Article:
So, Gonzalez, with just a touch of arm, but the new scout (Felipe? Rodrigo? He looks Latin for sure!) unearthed some video material where Jon Gonzalez had shagged fly balls in the outfield during batting practice at some point during the first half of the 2026 season. After he showed me two minutes of it, the idea was shelved for once and for all. It was that grim. Ever seen a guy rush in on a ball clearly hit to the fence, for everyone to see? Yeah, right. That grim.

Another area where a slight squeeze was on was the starting rotation. Counting carefully I arrived at six pitchers that all had a claim to a slot, and the decision would be a tough one.

First, there was former Pitcher of the Year Mark Roberts, 32 and princely paid. We knew his deal, which revolved around lots of fly balls, including deep ones (75 homers surrendered since becoming a Coon), but controlling the damage with a low walk rate that usually hugged the 2 BB/9 mark and plenty of strikeouts. He was a 3-time strikeout champion in the Contintental League, and also three times had led the league in K/9, including the last two years (but not all instances of the two feats aligned with another). Despite not winning a single game in the postseason, he was undeniably valuable as a top-of-rotation piece. There had forever been a red flag to his scouting report that he had a history of injuries, but he had made 32+ starts for five straight seasons and I sure wasn't seeing it…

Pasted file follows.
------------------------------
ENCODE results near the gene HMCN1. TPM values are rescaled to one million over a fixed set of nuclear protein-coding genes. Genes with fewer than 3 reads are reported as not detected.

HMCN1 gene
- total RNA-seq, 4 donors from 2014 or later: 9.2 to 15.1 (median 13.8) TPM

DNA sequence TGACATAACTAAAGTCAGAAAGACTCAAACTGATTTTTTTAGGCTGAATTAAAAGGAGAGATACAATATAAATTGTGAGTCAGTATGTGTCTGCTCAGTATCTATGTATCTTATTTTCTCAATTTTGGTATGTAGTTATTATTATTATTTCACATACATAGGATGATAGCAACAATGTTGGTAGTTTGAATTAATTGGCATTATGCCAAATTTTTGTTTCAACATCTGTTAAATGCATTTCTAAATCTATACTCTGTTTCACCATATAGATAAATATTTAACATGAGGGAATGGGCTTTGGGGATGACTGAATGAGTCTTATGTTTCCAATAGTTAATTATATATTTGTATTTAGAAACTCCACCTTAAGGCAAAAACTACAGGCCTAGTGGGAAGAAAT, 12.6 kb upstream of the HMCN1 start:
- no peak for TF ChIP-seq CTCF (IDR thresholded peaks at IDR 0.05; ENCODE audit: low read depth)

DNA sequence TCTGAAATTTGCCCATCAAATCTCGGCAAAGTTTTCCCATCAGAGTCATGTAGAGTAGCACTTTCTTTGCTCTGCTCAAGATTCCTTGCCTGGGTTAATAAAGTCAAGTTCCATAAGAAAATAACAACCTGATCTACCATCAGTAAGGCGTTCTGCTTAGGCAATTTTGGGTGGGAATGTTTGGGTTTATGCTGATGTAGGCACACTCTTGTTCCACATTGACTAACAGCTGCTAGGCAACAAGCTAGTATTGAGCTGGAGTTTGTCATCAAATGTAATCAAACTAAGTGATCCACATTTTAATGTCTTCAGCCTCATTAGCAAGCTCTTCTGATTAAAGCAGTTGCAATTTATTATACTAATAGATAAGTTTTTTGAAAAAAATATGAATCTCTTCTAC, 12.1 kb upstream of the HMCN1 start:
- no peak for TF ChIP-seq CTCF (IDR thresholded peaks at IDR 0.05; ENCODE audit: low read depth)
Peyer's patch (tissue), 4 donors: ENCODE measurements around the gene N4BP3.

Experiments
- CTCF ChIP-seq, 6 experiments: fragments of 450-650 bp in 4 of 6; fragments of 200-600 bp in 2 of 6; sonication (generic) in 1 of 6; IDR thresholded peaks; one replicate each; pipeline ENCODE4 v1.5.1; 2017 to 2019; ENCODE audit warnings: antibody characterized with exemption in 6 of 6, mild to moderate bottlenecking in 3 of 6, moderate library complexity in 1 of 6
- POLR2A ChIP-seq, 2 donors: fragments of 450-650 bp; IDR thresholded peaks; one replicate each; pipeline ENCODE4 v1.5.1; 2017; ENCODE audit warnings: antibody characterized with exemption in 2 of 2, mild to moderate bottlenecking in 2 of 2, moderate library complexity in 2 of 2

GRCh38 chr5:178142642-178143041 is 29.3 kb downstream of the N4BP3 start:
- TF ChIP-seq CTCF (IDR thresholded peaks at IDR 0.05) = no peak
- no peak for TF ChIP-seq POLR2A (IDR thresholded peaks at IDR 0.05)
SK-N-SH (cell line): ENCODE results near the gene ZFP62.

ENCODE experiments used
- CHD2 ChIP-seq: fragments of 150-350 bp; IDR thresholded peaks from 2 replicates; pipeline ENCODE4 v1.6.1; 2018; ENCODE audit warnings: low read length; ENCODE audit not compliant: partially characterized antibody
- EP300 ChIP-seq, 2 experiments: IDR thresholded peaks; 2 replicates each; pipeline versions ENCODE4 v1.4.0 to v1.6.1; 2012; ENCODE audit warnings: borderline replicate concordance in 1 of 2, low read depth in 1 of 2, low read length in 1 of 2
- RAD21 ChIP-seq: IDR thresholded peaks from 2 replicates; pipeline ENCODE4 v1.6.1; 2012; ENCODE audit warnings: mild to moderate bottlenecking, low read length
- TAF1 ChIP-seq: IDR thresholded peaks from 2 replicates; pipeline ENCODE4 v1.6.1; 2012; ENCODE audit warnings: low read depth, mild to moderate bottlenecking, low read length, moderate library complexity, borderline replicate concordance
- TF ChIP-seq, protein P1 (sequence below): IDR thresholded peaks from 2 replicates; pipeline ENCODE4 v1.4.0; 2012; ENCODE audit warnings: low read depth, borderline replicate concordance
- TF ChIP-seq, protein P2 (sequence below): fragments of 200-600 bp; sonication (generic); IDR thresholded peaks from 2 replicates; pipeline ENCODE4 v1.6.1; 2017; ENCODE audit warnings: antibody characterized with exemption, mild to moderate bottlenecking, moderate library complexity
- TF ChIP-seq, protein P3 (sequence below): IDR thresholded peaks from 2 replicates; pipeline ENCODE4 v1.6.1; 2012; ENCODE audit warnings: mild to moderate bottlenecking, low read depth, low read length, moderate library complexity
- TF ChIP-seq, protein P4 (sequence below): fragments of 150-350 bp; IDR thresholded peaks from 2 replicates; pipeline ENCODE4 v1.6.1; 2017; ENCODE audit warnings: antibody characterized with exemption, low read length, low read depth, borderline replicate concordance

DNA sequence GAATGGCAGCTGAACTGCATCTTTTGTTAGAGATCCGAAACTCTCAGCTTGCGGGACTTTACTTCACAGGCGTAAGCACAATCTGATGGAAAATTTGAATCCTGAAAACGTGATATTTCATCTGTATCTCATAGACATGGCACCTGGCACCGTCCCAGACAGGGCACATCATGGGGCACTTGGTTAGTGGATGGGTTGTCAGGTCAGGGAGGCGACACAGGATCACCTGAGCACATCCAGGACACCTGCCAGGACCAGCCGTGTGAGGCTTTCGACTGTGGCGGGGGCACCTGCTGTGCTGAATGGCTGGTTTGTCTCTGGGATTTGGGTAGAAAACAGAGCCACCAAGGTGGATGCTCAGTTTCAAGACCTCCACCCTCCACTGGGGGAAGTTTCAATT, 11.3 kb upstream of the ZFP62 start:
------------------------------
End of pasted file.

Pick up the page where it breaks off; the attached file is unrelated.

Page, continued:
Next up was Rico Gutierrez, 27, who had just signed a 9-year deal (seven guaranteed), which was some sort of commitment. He was also not averse to the long ball, and while he didn't strike out as many (165 K in '26 being a career high), he was even more Uncle Scrooge when it came to walks. He had allowed only 1.6 BB/9 last season, a career-best. His career numbers showed him with 61-43 record, 3.37 ERA, and 2.3 BB/9 and 6.6 K/9, and that after a very rough sophomore season in 2023. You don't trade anybody with a 9-year deal with the ink still wet either.